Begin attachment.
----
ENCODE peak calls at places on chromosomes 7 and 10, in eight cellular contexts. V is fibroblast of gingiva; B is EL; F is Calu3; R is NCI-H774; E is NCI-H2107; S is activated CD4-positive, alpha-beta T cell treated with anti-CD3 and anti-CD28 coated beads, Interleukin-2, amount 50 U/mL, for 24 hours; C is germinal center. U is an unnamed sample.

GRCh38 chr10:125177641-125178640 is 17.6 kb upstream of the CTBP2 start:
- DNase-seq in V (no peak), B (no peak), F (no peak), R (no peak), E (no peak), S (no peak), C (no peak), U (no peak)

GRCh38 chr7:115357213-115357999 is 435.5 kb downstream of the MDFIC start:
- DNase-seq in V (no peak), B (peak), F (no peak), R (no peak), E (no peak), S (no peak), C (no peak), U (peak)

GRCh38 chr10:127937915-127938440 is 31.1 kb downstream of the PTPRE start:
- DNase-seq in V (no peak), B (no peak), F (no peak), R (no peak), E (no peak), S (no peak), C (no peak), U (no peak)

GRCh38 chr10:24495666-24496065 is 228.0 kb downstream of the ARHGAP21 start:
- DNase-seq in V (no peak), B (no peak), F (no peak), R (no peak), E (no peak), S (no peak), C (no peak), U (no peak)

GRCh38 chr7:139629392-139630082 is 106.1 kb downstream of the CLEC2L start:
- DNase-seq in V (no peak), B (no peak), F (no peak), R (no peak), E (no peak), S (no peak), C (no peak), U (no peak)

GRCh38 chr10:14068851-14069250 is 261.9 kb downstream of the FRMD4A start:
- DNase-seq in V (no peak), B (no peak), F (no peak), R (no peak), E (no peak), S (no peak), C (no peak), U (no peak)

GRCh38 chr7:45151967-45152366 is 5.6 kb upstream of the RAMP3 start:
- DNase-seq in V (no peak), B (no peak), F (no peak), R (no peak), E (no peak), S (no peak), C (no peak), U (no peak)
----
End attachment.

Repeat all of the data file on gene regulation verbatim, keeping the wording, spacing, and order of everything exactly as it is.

ENCODE peak calls at places on chromosomes 7 and 10, in eight cellular contexts. V is fibroblast of gingiva; B is EL; F is Calu3; R is NCI-H774; E is NCI-H2107; S is activated CD4-positive, alpha-beta T cell treated with anti-CD3 and anti-CD28 coated beads, Interleukin-2, amount 50 U/mL, for 24 hours; C is germinal center. U is an unnamed sample.

GRCh38 chr10:125177641-125178640 is 17.6 kb upstream of the CTBP2 start:
- DNase-seq in V (no peak), B (no peak), F (no peak), R (no peak), E (no peak), S (no peak), C (no peak), U (no peak)

GRCh38 chr7:115357213-115357999 is 435.5 kb downstream of the MDFIC start:
- DNase-seq in V (no peak), B (peak), F (no peak), R (no peak), E (no peak), S (no peak), C (no peak), U (peak)

GRCh38 chr10:127937915-127938440 is 31.1 kb downstream of the PTPRE start:
- DNase-seq in V (no peak), B (no peak), F (no peak), R (no peak), E (no peak), S (no peak), C (no peak), U (no peak)

GRCh38 chr10:24495666-24496065 is 228.0 kb downstream of the ARHGAP21 start:
- DNase-seq in V (no peak), B (no peak), F (no peak), R (no peak), E (no peak), S (no peak), C (no peak), U (no peak)

GRCh38 chr7:139629392-139630082 is 106.1 kb downstream of the CLEC2L start:
- DNase-seq in V (no peak), B (no peak), F (no peak), R (no peak), E (no peak), S (no peak), C (no peak), U (no peak)

GRCh38 chr10:14068851-14069250 is 261.9 kb downstream of the FRMD4A start:
- DNase-seq in V (no peak), B (no peak), F (no peak), R (no peak), E (no peak), S (no peak), C (no peak), U (no peak)

GRCh38 chr7:45151967-45152366 is 5.6 kb upstream of the RAMP3 start:
- DNase-seq in V (no peak), B (no peak), F (no peak), R (no peak), E (no peak), S (no peak), C (no peak), U (no peak)